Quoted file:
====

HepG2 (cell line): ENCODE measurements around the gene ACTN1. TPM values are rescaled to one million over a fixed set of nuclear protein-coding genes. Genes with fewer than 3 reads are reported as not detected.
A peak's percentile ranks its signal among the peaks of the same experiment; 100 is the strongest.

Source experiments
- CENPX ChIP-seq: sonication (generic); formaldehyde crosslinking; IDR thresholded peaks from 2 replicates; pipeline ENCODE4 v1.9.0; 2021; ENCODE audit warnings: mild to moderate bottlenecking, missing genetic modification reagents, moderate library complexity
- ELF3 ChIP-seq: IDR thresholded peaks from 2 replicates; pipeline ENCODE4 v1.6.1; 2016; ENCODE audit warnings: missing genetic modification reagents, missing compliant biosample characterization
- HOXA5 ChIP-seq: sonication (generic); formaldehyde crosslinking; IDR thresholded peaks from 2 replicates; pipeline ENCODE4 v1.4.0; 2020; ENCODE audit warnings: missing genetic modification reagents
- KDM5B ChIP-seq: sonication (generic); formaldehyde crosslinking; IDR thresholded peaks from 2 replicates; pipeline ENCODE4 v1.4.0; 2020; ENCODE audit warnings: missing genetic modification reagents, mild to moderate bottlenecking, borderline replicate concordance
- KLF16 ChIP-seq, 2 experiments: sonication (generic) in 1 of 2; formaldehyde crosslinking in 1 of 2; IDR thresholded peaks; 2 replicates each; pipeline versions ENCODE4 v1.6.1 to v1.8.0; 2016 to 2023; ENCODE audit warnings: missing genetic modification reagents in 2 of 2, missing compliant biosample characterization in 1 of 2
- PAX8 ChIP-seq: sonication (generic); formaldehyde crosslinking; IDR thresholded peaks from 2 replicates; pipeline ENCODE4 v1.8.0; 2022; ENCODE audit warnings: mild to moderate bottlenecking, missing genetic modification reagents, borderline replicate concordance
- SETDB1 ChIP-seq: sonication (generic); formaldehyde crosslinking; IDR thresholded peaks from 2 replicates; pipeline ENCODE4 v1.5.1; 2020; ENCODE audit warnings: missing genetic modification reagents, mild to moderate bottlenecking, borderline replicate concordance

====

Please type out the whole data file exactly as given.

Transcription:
HepG2 (cell line): ENCODE measurements around the gene ACTN1. TPM values are rescaled to one million over a fixed set of nuclear protein-coding genes. Genes with fewer than 3 reads are reported as not detected.
A peak's percentile ranks its signal among the peaks of the same experiment; 100 is the strongest.

Source experiments
- CENPX ChIP-seq: sonication (generic); formaldehyde crosslinking; IDR thresholded peaks from 2 replicates; pipeline ENCODE4 v1.9.0; 2021; ENCODE audit warnings: mild to moderate bottlenecking, missing genetic modification reagents, moderate library complexity
- ELF3 ChIP-seq: IDR thresholded peaks from 2 replicates; pipeline ENCODE4 v1.6.1; 2016; ENCODE audit warnings: missing genetic modification reagents, missing compliant biosample characterization
- HOXA5 ChIP-seq: sonication (generic); formaldehyde crosslinking; IDR thresholded peaks from 2 replicates; pipeline ENCODE4 v1.4.0; 2020; ENCODE audit warnings: missing genetic modification reagents
- KDM5B ChIP-seq: sonication (generic); formaldehyde crosslinking; IDR thresholded peaks from 2 replicates; pipeline ENCODE4 v1.4.0; 2020; ENCODE audit warnings: missing genetic modification reagents, mild to moderate bottlenecking, borderline replicate concordance
- KLF16 ChIP-seq, 2 experiments: sonication (generic) in 1 of 2; formaldehyde crosslinking in 1 of 2; IDR thresholded peaks; 2 replicates each; pipeline versions ENCODE4 v1.6.1 to v1.8.0; 2016 to 2023; ENCODE audit warnings: missing genetic modification reagents in 2 of 2, missing compliant biosample characterization in 1 of 2
- PAX8 ChIP-seq: sonication (generic); formaldehyde crosslinking; IDR thresholded peaks from 2 replicates; pipeline ENCODE4 v1.8.0; 2022; ENCODE audit warnings: mild to moderate bottlenecking, missing genetic modification reagents, borderline replicate concordance
- SETDB1 ChIP-seq: sonication (generic); formaldehyde crosslinking; IDR thresholded peaks from 2 replicates; pipeline ENCODE4 v1.5.1; 2020; ENCODE audit warnings: missing genetic modification reagents, mild to moderate bottlenecking, borderline replicate concordance